Households that recently declared bankruptcy recognize that they have trouble sticking to budgets, don't enjoy dealing with their finances, and are not satisfied with their financial situation. They are concerned about "just keeping up" and are looking for help wherever they can find it. They want their finances to be simple, low cost, and consolidated. They have many negative feelings toward financial institutions and are concerned about their debts. Interestingly, they have positive feelings toward insurance and automatic savings programs.

Those households anticipating declaring bankruptcy differ from those that have already done so in several interesting ways. Although they share concerns about just keeping up, maintaining a budget, finding the lowest costs, and finding a single provider, they are not as negative toward financial institutions. They are not as receptive to expert advice or outside help. They have even more concern about their debts but are not as receptive toward life insurance. They may realize that they need help, but are less likely to ask for it or accept it if it is offered. They still harbor some hope that they can be active in investing, in spite of the fact that they are in dire straits.


Although the sample sizes are small, no indication from the MacroMonitor suggests that those households that have declared or are likely to declare bankruptcy intend to manipulate those laws to their advantage. Instead, they are apparently legitimately concerned about their situation and are interested in taking steps to correct it. They need and want help from any quarter but harbor some ill-will toward financial institutions. No indication suggests that the current laws are not functioning properly. Given the income and level of debt among households that have declared bankruptcy, the recent changes in the bankruptcy code may serve only to exacerbate these households' situation, increasing the number of households at risk and the potential for keeping them insolvent and pushing them toward homelessness.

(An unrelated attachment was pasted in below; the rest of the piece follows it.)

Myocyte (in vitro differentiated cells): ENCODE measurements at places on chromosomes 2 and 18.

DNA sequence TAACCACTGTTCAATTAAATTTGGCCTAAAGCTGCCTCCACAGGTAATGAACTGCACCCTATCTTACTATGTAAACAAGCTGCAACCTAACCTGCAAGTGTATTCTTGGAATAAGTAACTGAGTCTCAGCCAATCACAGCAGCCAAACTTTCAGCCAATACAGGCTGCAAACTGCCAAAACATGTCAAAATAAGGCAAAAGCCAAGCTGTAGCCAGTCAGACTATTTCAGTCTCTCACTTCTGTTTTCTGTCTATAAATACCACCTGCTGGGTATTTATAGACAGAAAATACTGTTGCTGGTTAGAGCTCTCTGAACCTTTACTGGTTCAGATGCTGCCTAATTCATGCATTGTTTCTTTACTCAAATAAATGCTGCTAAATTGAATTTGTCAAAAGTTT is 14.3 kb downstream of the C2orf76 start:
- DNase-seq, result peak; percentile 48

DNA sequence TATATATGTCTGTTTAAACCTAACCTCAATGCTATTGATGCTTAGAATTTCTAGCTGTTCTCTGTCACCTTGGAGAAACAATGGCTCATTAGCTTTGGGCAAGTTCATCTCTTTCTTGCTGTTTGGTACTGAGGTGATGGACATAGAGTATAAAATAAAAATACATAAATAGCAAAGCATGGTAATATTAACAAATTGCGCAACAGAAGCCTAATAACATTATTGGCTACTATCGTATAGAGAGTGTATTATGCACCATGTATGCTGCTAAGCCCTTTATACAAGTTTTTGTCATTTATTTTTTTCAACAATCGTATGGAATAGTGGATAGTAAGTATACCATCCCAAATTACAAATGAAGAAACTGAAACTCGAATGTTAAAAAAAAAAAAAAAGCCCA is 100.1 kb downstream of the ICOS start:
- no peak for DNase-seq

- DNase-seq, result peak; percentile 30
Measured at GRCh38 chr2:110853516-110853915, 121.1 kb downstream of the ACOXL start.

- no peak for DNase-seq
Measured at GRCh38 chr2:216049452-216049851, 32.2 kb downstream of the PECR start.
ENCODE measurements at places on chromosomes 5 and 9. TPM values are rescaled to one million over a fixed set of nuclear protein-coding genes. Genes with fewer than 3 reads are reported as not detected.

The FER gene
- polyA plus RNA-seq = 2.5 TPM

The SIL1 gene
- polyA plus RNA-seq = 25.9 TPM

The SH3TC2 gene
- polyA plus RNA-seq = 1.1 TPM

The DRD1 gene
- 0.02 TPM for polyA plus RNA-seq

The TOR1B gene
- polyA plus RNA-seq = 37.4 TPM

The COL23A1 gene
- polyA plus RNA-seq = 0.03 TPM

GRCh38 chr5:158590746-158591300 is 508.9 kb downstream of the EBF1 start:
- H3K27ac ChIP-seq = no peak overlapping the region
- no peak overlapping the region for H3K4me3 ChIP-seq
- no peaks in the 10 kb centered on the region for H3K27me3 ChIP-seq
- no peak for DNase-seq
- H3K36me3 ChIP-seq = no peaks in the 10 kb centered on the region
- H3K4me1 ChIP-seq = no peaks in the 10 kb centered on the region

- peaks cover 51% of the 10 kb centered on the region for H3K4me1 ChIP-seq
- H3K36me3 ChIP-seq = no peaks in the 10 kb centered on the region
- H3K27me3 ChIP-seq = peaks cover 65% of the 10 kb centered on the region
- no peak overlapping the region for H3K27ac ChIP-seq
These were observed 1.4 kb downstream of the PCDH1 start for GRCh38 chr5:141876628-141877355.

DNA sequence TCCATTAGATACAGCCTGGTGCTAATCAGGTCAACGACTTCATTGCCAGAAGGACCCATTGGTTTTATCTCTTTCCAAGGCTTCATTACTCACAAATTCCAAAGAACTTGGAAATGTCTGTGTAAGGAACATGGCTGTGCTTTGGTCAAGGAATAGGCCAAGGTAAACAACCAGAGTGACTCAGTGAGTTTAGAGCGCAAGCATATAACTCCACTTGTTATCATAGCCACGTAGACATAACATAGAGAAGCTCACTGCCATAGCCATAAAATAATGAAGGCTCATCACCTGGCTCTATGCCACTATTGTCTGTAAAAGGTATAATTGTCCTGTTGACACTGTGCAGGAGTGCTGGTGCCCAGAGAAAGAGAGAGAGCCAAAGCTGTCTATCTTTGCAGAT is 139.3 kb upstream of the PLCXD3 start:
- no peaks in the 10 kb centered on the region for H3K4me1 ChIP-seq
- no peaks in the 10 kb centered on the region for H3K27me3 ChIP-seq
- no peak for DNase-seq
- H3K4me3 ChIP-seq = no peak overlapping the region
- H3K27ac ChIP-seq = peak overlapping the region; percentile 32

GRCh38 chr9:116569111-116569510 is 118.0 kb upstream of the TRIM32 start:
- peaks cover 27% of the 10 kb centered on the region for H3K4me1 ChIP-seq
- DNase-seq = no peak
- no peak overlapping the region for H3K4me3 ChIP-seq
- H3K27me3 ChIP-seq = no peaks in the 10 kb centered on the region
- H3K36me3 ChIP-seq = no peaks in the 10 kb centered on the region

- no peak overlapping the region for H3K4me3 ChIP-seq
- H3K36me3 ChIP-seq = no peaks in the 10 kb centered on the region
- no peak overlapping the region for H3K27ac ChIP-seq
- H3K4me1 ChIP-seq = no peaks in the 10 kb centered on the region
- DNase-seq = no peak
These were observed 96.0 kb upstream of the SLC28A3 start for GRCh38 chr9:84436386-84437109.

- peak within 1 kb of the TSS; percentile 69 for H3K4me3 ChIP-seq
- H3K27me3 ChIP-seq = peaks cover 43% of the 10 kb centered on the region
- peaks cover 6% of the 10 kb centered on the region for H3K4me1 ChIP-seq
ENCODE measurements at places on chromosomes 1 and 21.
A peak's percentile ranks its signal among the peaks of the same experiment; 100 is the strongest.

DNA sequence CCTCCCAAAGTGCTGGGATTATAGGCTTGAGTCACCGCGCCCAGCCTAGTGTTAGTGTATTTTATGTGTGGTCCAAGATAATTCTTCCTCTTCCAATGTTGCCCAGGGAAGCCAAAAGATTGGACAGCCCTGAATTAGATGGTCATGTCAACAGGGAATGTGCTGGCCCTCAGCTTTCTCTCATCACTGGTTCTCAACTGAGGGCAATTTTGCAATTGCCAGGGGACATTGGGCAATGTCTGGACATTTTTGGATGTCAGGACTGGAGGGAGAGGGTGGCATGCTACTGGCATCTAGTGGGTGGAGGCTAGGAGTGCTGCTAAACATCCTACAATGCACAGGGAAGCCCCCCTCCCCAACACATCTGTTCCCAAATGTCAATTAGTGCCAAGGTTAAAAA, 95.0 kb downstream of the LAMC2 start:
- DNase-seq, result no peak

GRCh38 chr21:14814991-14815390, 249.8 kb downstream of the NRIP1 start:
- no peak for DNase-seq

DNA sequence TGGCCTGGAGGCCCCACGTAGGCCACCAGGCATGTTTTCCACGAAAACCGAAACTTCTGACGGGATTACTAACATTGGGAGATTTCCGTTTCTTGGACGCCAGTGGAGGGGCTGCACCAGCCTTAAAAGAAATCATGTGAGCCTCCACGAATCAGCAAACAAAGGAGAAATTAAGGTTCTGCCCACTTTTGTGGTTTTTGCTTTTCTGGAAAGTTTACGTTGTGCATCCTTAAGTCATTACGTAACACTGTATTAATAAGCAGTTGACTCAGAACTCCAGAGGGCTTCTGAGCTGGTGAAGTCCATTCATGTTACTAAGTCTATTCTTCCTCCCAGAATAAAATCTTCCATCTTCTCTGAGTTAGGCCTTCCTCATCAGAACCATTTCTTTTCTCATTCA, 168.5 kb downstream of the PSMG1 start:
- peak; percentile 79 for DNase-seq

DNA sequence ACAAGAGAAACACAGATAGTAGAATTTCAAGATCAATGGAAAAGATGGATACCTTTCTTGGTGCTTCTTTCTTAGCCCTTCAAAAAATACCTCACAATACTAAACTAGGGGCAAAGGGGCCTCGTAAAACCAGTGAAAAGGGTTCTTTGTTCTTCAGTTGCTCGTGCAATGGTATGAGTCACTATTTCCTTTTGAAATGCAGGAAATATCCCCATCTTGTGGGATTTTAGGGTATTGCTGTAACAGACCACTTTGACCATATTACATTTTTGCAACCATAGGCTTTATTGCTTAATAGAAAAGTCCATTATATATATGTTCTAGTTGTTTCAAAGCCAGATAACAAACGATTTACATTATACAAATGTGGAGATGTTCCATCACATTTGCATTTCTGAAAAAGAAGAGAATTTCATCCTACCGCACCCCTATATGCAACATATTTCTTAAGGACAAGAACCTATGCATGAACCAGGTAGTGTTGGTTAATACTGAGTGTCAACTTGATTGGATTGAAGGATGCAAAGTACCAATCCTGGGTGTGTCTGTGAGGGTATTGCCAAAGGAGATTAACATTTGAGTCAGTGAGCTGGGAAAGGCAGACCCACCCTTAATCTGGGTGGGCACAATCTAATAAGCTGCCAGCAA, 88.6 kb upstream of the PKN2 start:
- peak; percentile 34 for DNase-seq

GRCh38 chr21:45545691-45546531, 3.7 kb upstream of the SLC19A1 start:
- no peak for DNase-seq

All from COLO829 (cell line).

In short, most households that have declared or plan to declare bankruptcy realize that it is a form of failure—an admission that they have not been able to remain solvent and keep their heads above water—many times the result of bad luck as much as bad decisions. Although ultimately the responsibility of avoiding bankruptcy falls on the household, some of society's other stakeholders share in the blame. Financial institutions, regulatory agencies, consumer associations, and others all provide some training, counseling, and remedial programs, but they could try to identify problems and intervene earlier to avoid bankruptcy. Schools, religious organizations, and parents have a role to play in teaching teens and adolescents how to save, budget, and use credit wisely, before they get into trouble. And all intermediaries who provide financial products, services, and advice need to be sensitive to their clients' total situation when making recommendations.